also forbear noun Etymology: Middle English (Scots), from fore- + -bear (from been to be) Date: 15th century ancestor, forefather; also precursor — usually used in plural

New Collegiate Dictionary. 2001.

Look at other dictionaries:

  • Forebear — Fore*bear , n. An ancestor. See {Forbear}. [1913 Webster] …   The Collaborative International Dictionary of English

  • forebear — index ancestor, ascendant, forerunner, parents, primogenitor, progenitor Burton s Legal Thesaurus. William C. Burton. 2006 …   Law dictionary

  • forebear — see FORBEAR (Cf. forbear). Related: Forebearance; forebears …   Etymology dictionary

  • forebear — forefather, progenitor, *ancestor …   New Dictionary of Synonyms

  • forebear — (also forbear) ► NOUN ▪ an ancestor. ORIGIN from FORE(Cf. ↑fore) + bear, variant of obsolete beer «someone who exists» …   English terms dictionary

  • forebear — [fôr′ber΄] n. [< FORE + BE + ER] an ancestor …   English World dictionary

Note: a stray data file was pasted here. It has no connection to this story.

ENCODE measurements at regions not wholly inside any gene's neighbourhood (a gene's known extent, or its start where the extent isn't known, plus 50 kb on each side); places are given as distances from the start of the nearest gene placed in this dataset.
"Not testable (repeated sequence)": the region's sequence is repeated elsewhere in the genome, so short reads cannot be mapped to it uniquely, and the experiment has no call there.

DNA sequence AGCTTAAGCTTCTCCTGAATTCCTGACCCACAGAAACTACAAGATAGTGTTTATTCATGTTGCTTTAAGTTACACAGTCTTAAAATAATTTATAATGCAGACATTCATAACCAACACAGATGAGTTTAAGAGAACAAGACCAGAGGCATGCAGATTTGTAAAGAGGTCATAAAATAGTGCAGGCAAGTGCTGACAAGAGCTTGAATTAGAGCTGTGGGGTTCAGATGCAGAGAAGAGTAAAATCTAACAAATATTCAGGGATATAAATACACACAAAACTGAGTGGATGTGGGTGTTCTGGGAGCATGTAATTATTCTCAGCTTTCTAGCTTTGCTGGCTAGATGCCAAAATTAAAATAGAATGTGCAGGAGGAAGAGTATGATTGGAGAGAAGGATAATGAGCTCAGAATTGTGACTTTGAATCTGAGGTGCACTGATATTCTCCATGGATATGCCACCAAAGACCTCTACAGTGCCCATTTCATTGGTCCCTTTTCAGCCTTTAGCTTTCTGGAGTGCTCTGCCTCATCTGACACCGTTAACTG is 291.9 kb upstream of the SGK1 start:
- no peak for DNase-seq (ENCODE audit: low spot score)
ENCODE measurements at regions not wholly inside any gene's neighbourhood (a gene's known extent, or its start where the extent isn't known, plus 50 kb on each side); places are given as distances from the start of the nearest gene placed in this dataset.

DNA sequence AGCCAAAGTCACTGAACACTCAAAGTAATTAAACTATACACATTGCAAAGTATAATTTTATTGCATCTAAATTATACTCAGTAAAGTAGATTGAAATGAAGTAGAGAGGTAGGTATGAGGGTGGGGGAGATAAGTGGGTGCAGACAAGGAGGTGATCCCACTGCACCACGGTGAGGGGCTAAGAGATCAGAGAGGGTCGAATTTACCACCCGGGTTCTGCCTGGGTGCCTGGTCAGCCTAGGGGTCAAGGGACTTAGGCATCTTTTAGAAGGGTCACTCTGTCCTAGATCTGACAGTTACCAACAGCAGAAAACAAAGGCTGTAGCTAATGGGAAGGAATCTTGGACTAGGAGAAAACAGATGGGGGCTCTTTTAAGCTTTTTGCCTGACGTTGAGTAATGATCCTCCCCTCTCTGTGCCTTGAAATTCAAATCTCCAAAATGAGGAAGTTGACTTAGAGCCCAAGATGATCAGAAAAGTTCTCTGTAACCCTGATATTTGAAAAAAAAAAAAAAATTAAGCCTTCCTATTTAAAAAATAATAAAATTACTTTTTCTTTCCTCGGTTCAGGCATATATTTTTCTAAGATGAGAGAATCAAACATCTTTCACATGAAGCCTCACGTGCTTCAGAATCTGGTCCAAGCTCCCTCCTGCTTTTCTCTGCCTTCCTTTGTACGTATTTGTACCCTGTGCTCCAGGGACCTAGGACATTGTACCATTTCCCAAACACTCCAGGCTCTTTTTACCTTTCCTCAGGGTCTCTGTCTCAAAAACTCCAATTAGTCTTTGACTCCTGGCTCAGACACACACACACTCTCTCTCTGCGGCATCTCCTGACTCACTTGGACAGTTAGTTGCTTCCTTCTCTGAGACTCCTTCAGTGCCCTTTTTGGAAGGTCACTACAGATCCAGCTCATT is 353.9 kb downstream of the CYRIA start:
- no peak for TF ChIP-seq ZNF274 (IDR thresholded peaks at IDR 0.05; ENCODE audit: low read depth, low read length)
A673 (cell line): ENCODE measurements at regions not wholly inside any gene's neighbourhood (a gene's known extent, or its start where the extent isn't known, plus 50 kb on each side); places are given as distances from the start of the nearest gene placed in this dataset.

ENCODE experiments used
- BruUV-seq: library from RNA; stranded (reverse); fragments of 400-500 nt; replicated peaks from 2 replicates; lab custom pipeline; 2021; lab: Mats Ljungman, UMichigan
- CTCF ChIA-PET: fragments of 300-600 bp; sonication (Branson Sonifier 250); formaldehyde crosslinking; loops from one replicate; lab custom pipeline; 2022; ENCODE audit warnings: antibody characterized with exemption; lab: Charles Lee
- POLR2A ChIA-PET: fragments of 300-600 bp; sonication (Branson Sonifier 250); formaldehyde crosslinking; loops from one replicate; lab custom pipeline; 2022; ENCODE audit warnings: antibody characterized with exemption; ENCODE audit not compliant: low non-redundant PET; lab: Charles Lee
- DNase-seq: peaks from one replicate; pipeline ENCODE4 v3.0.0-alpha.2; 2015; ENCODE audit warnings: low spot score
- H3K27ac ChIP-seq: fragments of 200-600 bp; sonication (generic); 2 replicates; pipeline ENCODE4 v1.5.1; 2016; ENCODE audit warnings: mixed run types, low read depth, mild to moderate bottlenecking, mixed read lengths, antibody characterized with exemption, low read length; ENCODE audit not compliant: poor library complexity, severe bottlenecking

• forebear — forbear, forebear 1. Forbear is a verb (pronounced with the stress on the second syllable) meaning ‘to abstain from, go without’ and is usually followed by to + infinitive or from + verb in ing: • He did not enquire after their progress and Nutty …   Modern English usage

  • forebear — UK [ˈfɔː(r)beə(r)] / US [ˈfɔrˌber] noun [countable, usually plural] Word forms forebear : singular forebear plural forebears formal your forebears are the people in your family who lived a long time ago …   English dictionary

  • forebear — Forbear For*bear (f[o^]r*b[^a]r ), n. [See {Fore}, and {Bear} to produce.] An ancestor; a forefather; usually in the plural. [Scot.] [Also spelled {forebear}.] Your forbears of old. Sir W. Scott. [1913 Webster] …   The Collaborative International Dictionary of English

  • forebear — See forbear. See forbear, forebear …   Dictionary of problem words and expressions

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